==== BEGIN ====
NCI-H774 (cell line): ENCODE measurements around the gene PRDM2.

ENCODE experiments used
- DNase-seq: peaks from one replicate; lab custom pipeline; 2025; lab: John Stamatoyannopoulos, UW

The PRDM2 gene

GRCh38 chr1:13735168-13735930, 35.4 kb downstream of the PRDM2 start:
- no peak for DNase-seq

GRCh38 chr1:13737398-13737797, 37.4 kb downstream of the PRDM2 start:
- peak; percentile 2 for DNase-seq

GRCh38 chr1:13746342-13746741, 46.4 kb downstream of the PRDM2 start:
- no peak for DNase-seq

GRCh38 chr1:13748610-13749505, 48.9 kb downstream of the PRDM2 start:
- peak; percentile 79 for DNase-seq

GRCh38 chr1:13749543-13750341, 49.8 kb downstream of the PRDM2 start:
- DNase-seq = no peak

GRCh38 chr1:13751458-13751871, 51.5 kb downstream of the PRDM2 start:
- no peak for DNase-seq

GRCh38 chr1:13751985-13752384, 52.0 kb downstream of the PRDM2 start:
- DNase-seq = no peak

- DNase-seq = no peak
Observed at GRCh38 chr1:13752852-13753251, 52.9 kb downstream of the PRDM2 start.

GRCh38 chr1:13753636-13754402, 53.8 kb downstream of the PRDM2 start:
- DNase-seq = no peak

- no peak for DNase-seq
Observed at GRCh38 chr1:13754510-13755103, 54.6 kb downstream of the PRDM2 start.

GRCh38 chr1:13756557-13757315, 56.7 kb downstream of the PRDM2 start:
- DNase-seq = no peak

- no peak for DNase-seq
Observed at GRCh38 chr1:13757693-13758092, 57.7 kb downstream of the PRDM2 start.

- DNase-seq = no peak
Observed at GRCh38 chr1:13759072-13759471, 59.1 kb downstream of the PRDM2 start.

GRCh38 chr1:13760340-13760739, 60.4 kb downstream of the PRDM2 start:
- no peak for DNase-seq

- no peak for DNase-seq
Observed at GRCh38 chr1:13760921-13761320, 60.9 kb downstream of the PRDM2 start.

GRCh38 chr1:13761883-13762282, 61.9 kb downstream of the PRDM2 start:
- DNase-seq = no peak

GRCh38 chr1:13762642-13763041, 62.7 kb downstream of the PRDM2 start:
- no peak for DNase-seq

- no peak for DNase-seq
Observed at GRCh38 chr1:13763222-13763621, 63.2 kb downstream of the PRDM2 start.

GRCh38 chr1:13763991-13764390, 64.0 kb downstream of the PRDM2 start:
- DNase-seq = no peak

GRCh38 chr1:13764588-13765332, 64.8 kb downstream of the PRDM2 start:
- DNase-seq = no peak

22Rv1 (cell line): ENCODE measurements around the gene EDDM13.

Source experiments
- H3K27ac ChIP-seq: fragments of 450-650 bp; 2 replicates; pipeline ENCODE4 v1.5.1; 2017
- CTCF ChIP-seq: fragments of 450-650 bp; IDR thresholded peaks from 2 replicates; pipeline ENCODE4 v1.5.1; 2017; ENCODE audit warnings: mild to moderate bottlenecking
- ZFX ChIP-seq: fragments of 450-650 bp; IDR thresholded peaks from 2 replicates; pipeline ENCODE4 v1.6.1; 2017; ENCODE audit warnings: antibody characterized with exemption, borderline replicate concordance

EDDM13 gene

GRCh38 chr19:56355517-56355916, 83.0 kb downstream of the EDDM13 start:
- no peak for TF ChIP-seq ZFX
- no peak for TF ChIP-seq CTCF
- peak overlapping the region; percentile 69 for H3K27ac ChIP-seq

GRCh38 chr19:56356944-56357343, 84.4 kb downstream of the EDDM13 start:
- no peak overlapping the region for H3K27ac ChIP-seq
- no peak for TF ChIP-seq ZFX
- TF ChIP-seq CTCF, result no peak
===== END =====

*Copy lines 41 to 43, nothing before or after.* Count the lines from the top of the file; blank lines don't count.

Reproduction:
GRCh38 chr1:13763991-13764390, 64.0 kb downstream of the PRDM2 start:
- DNase-seq = no peak

GRCh38 chr1:13764588-13765332, 64.8 kb downstream of the PRDM2 start: